Tax - Income Tax - Business and Property Income
Taxpayers, which included husband and wife shareholders and their corporation, carried on business as pharmacy. Taxpayers received certain incentives and rebates from drug manufacturers and suppliers, which included traveller’s cheques, reloadable credit cards and gift cards, but they did not include them in their individual or corporate income. Minister reassessed taxpayer shareholders in context of targeted audit program and as result, taxpayer husband and wife filed amendments to their tax returns from 2010 to 2013 and those amendments were filed on basis that certain rebates received by corporation would be included in their personal income. Minister accepted adjustments to returns but subsequently also reassessed taxpayer corporation and added to its income from 2010 to 2013. Taxpayers appealed. Appeals allowed in part. Corporation should have known that in-kind incentives and rebates were required to be included in its income, particularly as they were “near” cash items. Corporation should have taken steps to ensure that any amounts received as incentives or rebates, regardless of form, were properly accounted for and reflected in its books and records. Accordingly, this was misrepresentation of corporate income, which was attributable to neglect, and reassessments of corporation were not statute-barred. Appeal pertaining to reassessment of corporate income from 2010 to 2013 was dismissed.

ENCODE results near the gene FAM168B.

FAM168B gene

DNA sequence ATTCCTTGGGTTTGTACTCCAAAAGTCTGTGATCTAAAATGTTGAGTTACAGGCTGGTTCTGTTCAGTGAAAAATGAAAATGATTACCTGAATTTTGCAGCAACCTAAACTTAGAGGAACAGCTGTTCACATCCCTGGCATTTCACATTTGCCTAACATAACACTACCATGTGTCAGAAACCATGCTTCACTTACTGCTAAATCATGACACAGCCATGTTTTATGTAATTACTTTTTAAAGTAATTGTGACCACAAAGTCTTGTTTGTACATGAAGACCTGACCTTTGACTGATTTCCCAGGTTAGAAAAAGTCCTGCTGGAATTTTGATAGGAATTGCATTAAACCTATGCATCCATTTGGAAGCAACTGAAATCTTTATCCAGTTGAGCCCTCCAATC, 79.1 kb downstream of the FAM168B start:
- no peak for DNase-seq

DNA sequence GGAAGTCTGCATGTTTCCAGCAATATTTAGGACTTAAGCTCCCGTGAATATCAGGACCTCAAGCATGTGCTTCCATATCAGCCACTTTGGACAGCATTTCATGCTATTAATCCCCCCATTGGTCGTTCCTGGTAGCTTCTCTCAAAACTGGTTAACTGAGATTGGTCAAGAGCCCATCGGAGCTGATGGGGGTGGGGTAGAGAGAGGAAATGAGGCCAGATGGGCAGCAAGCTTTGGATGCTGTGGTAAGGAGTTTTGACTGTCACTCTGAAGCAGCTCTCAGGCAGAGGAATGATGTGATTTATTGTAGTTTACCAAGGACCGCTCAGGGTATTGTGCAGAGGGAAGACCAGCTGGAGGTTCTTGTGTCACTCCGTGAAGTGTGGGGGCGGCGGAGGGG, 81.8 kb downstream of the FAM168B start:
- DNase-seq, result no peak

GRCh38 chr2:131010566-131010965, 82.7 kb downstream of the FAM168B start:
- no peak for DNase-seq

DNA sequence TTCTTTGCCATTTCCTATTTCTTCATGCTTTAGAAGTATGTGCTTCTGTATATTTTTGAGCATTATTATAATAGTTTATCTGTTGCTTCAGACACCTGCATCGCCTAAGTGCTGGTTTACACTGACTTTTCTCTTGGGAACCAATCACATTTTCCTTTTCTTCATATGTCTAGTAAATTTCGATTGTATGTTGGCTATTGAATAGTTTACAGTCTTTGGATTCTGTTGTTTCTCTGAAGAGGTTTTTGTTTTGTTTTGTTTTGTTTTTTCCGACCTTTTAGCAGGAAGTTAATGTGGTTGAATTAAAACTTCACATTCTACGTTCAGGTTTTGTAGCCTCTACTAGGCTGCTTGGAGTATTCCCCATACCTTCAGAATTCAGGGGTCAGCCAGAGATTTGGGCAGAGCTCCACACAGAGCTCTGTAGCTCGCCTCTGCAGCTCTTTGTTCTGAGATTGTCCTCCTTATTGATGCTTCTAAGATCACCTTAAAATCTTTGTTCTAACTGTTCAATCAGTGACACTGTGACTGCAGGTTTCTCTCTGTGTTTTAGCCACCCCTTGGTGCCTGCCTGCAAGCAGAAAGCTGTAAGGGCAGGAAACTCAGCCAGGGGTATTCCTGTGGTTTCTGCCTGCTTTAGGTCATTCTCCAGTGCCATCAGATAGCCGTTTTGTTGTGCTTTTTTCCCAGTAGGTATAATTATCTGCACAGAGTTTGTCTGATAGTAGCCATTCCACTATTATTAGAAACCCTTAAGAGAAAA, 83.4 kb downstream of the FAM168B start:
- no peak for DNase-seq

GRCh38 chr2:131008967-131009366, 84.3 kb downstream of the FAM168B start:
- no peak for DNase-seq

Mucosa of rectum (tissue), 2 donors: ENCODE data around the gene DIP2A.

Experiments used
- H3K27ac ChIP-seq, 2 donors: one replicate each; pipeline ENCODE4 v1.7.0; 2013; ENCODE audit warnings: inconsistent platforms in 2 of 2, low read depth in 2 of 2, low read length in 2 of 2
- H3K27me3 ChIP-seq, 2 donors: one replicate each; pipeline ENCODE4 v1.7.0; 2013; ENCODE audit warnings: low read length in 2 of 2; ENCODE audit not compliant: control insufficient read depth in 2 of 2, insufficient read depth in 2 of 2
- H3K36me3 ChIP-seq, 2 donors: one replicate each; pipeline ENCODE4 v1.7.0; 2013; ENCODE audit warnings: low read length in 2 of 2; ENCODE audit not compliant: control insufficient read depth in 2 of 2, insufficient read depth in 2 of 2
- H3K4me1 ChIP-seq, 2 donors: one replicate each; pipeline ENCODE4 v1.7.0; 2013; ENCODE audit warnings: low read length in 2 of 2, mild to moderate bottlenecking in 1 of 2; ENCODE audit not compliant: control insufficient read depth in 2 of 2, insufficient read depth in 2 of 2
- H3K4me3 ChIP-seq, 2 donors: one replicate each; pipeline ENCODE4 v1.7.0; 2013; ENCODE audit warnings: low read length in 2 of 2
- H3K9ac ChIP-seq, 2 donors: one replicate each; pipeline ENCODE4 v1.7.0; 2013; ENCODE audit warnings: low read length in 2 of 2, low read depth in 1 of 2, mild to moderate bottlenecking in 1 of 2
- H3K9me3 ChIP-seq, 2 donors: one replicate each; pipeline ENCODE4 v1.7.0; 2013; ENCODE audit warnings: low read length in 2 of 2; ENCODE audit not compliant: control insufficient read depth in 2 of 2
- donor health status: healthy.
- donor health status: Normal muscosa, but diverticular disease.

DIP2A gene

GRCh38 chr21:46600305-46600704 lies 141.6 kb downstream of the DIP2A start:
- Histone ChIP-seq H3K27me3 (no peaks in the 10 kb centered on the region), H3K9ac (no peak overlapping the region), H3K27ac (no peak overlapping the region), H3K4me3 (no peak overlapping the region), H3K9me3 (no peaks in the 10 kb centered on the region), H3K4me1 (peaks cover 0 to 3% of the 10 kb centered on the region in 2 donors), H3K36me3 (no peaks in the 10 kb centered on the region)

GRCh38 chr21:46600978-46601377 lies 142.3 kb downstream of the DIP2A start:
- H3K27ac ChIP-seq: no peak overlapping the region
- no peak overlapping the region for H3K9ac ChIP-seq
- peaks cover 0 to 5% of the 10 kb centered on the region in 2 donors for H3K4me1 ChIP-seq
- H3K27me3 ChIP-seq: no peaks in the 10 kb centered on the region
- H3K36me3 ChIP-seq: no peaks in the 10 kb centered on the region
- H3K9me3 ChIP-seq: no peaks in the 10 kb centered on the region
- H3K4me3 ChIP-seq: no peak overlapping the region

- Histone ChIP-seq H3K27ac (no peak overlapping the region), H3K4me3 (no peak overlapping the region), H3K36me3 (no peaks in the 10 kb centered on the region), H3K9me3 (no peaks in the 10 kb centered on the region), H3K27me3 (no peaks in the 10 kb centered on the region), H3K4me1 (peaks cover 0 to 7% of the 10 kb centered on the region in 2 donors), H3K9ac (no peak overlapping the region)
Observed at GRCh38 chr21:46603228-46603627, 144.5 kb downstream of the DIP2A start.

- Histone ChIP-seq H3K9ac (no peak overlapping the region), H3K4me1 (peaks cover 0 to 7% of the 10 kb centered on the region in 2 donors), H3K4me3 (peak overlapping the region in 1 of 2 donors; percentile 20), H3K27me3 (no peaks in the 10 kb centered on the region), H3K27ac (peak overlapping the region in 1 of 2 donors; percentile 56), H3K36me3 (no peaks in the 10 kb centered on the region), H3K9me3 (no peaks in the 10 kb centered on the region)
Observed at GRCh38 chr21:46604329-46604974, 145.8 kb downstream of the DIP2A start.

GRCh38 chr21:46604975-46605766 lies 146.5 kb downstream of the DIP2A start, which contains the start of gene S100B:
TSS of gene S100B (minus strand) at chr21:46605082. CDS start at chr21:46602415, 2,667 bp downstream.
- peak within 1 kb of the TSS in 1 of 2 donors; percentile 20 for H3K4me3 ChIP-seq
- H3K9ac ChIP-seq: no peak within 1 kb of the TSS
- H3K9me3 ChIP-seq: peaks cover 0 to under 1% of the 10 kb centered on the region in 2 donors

Mikhail v. The Queen (2019), 2019 CarswellNat 605, 2019 CarswellNat 668, 2019 TCC 49, 2019 CCI 49, K.A. Siobhan Monaghan J. (T.C.C. [Informal Procedure]).
Case Law is a weekly summary of notable civil and criminal court decisions by the Supreme Court of Canada, the Federal Court of Canada and all Ontario courts. These cases may be found online in WestlawNext Canada. To subscribe, please visit store.thomsonreuters.ca